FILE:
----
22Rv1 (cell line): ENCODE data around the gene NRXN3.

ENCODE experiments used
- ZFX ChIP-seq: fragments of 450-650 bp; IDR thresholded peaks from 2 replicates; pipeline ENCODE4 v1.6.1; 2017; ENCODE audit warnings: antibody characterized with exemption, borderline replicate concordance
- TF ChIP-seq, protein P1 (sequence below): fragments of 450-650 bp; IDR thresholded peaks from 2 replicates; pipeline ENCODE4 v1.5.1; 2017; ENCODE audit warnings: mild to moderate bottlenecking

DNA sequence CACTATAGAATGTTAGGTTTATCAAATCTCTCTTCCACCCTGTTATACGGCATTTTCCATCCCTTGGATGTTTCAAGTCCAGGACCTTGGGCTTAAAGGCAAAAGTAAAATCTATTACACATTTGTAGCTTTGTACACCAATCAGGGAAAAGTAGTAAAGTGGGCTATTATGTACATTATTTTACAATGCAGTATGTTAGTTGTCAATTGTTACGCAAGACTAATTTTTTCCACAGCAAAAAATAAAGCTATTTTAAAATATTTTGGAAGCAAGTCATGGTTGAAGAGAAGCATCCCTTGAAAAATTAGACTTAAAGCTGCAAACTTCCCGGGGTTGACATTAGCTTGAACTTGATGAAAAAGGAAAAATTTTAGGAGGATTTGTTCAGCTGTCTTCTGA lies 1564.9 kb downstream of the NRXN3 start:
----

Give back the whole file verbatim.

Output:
22Rv1 (cell line): ENCODE data around the gene NRXN3.

ENCODE experiments used
- ZFX ChIP-seq: fragments of 450-650 bp; IDR thresholded peaks from 2 replicates; pipeline ENCODE4 v1.6.1; 2017; ENCODE audit warnings: antibody characterized with exemption, borderline replicate concordance
- TF ChIP-seq, protein P1 (sequence below): fragments of 450-650 bp; IDR thresholded peaks from 2 replicates; pipeline ENCODE4 v1.5.1; 2017; ENCODE audit warnings: mild to moderate bottlenecking

DNA sequence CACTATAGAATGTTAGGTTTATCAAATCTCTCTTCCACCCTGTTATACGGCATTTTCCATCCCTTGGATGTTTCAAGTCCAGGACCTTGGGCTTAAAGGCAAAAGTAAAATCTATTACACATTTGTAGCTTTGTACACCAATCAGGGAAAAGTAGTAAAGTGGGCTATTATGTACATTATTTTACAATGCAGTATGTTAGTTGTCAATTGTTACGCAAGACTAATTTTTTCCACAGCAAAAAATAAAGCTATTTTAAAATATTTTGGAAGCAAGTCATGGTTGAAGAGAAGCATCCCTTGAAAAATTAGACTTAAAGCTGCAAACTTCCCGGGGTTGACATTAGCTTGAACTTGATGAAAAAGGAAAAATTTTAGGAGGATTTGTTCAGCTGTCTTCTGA lies 1564.9 kb downstream of the NRXN3 start: